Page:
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CAMPAIGN 2000 | NEWS ANALYSIS

White Working Class Seen as Critical Bloc of Voters

Election: Bush and Gore campaigns each target the same swing group but with markedly different appeals.

August 20, 2000|RONALD BROWNSTEIN | TIMES POLITICAL WRITER

George W. Bush and Al Gore head toward the fall presidential campaign squarely targeted on the same group of swing voters they believe could decide the election--but with starkly contrasting strategies of how to reach them.

In both camps, strategists are focusing largely on white working-class voters without a college education--middle-income families who take generally conservative views on social issues but feel more economically squeezed than those "wired workers" on the crest of the new economy. Forget the upscale SUV-driving "soccer moms" that represented the Holy Grail for Bill Clinton's 1996 campaign: Both candidates this year, but especially Gore, are looking more toward minivan families living paycheck to paycheck.

Secure in his advantage among more affluent voters, Bush thinks he can reach working-class families with a socially conservative message that preaches "personal responsibility" and promises to restore "honor" in the White House. Gore is betting they'll respond to a traditional economic populism that invites voters into a crusade of "the people" against "the powerful."

Indeed, Gore seemed to pitch his acceptance speech at the Democratic National Convention last week much more toward voters who feel left behind economically than those who are prospering--a striking strategic bet for a candidate running as the representative of an administration that has presided over eight years of uninterrupted economic growth.

Some key architects of President Clinton's two victories worry that Gore may be squandering one of Clinton's most important political achievements--broadening the Democrats' appeal to families who are gaining ground economically. But Gore, siding with liberal critics of Clinton's strategy, has apparently decided that the decisive vote in November will be less-affluent white voters, especially women.

"Non-college women were very much in his mind when he was speaking at the convention," said one senior advisor in the Gore campaign, who asked not be named when discussing campaign strategy.

And, for now at least, Gore has decided to pursue those voters with pointed populist language that risks alienating more-upscale families already moving back toward the GOP after Clinton's breakthroughs. "Can populism win them swing voters in Silicon Valley? I doubt it," says Karl Rove, Bush's chief strategist.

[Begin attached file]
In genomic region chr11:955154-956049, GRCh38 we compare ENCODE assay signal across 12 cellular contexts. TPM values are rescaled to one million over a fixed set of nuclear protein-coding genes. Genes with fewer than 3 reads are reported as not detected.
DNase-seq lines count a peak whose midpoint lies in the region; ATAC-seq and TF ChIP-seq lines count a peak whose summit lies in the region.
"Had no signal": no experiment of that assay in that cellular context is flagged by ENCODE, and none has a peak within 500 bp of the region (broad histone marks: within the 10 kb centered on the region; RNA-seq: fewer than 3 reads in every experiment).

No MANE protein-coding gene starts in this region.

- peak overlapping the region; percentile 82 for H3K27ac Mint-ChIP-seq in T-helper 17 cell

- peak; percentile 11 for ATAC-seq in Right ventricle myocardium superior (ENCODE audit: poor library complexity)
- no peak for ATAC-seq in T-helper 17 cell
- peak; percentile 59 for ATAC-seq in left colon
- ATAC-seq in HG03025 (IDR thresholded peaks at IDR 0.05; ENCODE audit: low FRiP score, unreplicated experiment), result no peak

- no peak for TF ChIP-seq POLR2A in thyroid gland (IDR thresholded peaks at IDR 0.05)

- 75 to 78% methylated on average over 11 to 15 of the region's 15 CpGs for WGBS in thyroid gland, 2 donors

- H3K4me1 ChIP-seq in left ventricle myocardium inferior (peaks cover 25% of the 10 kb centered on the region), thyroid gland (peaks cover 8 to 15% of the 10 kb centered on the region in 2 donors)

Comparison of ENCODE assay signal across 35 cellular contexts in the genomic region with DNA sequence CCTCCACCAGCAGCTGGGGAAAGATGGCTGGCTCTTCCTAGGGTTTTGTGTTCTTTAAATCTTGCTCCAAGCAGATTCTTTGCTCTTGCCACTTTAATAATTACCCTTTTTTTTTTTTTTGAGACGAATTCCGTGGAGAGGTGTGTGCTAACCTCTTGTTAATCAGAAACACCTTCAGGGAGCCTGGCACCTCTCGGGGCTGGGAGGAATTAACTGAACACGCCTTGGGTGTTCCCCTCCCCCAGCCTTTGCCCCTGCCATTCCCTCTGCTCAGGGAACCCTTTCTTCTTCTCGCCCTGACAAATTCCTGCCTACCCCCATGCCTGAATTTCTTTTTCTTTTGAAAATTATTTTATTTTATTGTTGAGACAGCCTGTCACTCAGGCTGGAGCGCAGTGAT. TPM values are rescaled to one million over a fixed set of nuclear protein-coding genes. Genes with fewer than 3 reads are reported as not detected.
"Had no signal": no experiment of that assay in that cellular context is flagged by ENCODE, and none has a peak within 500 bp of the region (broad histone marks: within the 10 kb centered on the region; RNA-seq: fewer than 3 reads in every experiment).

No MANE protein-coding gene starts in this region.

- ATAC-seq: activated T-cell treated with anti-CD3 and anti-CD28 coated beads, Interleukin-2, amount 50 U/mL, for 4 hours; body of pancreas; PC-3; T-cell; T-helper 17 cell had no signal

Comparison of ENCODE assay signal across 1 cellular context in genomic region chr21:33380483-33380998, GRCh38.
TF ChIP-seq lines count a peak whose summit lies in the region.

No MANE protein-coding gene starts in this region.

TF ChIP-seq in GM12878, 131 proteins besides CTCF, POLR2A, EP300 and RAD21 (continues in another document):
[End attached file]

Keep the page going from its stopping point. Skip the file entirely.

The first voter reviews on the Democratic convention appear positive: A Newsweek poll released Saturday gave Gore a 48%-to-42% lead over Bush. Other surveys released Friday showed Gore with either a smaller lead or Bush with a slight advantage.

Bush believes after the tumultuous partisan conflicts of the Clinton era, voters across the income scale will recoil over time from Gore's pledge to be a "fighter" in Washington. Immediately after the Democratic convention, Bush denounced Gore for trying to "pit one group of people against another."

"Voters don't want someone who is going to fight, fight and fight," insists Rove. "They want a uniter, not a divider."

The competition between Bush and Gore for white working-class voters has a Mars vs. Venus quality: while Gore is primarily targeting women, Bush's strategists are focused most on men. Both Rove and Matthew Dowd, Bush's polling director, argue that younger blue-collar men--who tend to be skeptical of government spending and resistant to Gore's views on social issues like gun control--could be the swing group that decides the election.

Through the Democratic convention, Bush was trouncing Gore on both sides of the bed in these blue-collar households.

In a Times Poll conducted just before the convention opened, Bush led Gore by more than 2 to 1 among white men with a high school degree or only some college education. Bush led Gore by 12 percentage points among white women with only a high school education and by 21 points among white women with some college.

In his acceptance speech, Gore's focus on more downscale voters was unmistakable. Gore never mentioned the words "new economy"--a deafening omission from a candidate who has relentlessly courted Silicon Valley and has championed the Internet and the computer revolution. He brushed over the economic progress of the last eight years in a single paragraph, and he seemed to second the view of liberals who maintain that the gains have been tilted too much toward the top when he declared, "Let's make sure our prosperity enriches not just the few but all working families."

Above all, Gore infused his speech with a class-conscious rhetoric that portrayed him as the defender of "working families" against "powerful interests" such as "the big polluters," "the big drug companies" and "bean-counters at HMOs."

Gore's turn toward this populist appeal marks a striking reversal in a decade-long argument among Democratic strategists over how to build a winning presidential coalition.

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